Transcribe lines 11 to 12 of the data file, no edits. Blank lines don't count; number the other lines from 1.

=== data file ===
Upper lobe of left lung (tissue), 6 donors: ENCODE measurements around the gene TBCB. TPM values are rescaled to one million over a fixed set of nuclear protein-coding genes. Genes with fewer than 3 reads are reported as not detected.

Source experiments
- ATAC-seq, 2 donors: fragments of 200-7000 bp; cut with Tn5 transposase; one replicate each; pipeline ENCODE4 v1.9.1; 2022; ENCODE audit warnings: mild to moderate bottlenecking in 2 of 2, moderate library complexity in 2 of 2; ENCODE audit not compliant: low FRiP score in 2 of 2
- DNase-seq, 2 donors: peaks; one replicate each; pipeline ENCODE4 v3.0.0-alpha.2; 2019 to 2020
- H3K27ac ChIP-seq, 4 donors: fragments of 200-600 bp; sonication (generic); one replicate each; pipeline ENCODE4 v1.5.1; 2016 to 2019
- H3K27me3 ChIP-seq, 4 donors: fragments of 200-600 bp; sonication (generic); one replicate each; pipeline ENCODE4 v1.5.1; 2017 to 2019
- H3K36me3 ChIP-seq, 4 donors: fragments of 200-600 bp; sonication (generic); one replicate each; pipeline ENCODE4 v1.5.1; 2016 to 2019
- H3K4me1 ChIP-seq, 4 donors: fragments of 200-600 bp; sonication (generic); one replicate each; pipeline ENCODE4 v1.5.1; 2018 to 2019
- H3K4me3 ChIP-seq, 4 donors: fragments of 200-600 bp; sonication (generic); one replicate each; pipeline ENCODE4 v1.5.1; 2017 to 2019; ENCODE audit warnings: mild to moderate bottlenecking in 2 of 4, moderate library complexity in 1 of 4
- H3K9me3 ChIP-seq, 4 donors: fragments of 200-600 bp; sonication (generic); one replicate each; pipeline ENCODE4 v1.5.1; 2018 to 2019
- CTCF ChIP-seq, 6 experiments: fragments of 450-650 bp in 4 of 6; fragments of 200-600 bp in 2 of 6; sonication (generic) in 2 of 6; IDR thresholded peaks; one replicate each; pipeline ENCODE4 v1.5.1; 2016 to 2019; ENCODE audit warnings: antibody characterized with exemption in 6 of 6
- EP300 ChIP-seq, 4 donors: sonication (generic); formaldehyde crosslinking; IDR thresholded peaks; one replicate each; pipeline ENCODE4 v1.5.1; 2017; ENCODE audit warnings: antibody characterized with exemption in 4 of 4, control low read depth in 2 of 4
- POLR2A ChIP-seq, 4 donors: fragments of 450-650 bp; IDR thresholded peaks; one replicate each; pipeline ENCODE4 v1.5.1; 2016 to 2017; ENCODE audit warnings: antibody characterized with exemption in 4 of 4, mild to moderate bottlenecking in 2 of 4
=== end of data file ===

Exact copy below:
- CTCF ChIP-seq, 6 experiments: fragments of 450-650 bp in 4 of 6; fragments of 200-600 bp in 2 of 6; sonication (generic) in 2 of 6; IDR thresholded peaks; one replicate each; pipeline ENCODE4 v1.5.1; 2016 to 2019; ENCODE audit warnings: antibody characterized with exemption in 6 of 6
- EP300 ChIP-seq, 4 donors: sonication (generic); formaldehyde crosslinking; IDR thresholded peaks; one replicate each; pipeline ENCODE4 v1.5.1; 2017; ENCODE audit warnings: antibody characterized with exemption in 4 of 4, control low read depth in 2 of 4